- Retail sales declined by 3.0% month-on-month in February, worse than the median consensus estimate of a 0.5% drop. The good news is that sales in January were revised up to 7.6% from 5.1% in the advanced reading.
- Most categories were in the red in February. The biggest decline was in sporting goods, which fell 7.5%, following an upward revision to 10.3% (previously +8.0%). Non-store retailers and general merchandize stores both declined by 5.4%, but were upwardly revised to 16.8% m/m (from +11.0%) and 10.4% m/m (from +5.5%), respectively. Sales in autos & parts dealers and food services & drinking places dropped by 4.2% and 2.5%, respectively while their January growth was revised up by roughly two percentage points.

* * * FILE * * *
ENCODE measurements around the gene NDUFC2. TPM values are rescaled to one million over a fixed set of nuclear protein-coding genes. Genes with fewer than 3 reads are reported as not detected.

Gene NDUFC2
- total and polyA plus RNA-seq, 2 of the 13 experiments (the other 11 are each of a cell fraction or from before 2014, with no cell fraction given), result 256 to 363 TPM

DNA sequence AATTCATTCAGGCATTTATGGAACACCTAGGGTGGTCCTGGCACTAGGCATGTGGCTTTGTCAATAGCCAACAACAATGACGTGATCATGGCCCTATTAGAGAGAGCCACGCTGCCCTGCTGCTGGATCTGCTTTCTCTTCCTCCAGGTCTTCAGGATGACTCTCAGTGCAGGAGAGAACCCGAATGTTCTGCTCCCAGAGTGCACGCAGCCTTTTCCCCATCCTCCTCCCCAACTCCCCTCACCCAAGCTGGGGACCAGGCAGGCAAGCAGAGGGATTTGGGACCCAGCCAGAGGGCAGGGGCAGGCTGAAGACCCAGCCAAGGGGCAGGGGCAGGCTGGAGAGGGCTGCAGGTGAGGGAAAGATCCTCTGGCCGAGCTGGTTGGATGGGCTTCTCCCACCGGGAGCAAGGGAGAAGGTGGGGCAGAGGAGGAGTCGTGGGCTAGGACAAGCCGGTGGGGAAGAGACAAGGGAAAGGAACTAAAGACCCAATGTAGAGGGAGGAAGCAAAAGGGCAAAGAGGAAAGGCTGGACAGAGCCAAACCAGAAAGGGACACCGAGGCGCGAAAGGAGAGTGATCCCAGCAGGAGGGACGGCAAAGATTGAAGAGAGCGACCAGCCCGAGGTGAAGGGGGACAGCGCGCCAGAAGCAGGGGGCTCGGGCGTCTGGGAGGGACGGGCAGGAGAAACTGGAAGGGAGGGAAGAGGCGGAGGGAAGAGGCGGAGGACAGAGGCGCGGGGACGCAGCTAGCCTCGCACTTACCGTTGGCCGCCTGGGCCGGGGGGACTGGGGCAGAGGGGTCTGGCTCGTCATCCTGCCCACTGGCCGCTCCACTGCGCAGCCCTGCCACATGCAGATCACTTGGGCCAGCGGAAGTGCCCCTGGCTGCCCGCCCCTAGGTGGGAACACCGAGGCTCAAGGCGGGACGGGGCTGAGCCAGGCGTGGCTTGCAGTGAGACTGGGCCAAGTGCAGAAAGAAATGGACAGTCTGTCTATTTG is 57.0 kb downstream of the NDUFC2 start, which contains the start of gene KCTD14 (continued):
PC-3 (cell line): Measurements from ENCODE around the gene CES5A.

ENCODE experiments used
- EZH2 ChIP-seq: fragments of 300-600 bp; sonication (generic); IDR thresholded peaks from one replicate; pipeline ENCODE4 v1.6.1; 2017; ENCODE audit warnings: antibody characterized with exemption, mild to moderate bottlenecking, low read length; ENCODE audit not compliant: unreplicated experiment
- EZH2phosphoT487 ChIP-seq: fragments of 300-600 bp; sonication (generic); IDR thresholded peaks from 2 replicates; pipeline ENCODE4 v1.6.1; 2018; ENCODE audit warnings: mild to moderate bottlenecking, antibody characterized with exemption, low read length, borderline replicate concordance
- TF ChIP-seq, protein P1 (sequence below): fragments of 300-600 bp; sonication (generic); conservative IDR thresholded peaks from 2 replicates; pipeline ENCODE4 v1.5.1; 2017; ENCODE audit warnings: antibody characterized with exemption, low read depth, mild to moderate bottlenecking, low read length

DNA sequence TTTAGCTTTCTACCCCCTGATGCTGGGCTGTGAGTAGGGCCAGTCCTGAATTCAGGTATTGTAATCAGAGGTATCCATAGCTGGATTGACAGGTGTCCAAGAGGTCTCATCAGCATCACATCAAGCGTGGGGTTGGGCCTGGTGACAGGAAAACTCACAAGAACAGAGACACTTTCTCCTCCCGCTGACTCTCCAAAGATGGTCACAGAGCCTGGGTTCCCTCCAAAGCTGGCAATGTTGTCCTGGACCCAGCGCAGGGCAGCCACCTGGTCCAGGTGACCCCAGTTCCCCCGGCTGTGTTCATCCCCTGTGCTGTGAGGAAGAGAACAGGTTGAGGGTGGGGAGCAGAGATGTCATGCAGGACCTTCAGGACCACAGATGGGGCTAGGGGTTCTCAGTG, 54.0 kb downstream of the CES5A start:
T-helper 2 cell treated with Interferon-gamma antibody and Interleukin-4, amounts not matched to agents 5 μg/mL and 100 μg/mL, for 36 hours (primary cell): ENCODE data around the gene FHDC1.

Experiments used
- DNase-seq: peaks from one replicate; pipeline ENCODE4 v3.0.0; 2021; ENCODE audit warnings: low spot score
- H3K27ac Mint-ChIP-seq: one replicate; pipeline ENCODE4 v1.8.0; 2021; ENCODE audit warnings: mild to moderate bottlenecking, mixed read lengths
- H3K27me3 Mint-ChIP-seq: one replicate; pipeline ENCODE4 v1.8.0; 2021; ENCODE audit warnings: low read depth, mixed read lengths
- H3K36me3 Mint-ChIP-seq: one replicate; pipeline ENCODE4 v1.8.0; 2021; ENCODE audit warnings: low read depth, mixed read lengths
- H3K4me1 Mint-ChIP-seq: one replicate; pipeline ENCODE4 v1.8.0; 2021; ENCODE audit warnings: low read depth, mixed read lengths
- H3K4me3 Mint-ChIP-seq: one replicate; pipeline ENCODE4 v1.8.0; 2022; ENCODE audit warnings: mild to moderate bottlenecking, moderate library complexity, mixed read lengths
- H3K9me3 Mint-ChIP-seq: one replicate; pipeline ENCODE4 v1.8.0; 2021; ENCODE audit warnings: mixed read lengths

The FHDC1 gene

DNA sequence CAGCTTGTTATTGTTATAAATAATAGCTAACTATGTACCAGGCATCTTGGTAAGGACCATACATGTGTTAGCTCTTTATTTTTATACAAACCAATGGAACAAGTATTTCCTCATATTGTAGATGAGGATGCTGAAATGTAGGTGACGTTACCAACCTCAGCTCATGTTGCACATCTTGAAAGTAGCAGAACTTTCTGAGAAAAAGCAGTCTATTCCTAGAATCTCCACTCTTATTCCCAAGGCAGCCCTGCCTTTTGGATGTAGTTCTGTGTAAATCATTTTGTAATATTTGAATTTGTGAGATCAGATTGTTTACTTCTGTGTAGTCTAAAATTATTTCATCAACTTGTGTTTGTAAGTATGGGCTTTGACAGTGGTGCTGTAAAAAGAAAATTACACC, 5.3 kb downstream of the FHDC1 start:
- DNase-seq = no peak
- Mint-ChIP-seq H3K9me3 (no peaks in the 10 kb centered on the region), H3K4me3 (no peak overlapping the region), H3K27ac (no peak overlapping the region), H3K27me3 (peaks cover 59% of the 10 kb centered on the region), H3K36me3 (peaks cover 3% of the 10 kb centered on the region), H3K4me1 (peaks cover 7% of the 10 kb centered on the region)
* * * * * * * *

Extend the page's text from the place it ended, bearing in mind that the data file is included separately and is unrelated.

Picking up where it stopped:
- Gas stations continued to grow at 3.6% month-on-month, while food & beverage stores were flat.
- Excluding more volatile components (gas, autos, building materials and food services), retail sales in the “control group” fell by 3.5%, below market expectations for a 0.9% decline. January’s gain was also revised up to 8.7% (from +6.0% in advanced estimate). The control group is used to gauge personal consumption expenditures, the February reading of which is likely to come in soft based on today’s report.
- The decline in February sales was larger than expected, but not too surprising given unseasonably frigid weather that shut down much of the southern part of the country. The pullback comes on the heels of a strong and upwardly revised reading in January.
- Thanks to income support measures, U.S. consumers have financial resources to spend, while sentiment measures point to a growing optimism. The passage of the $1.9 trillion American Rescue Plan will boost future spending. This round of stimulus is coming at a time when cases are declining and lockdowns are being relaxed, which makes it easier to spend. Retail sales are posed to recover in March, supporting first quarter spending growth, which we expect to come in around 4% (annualized).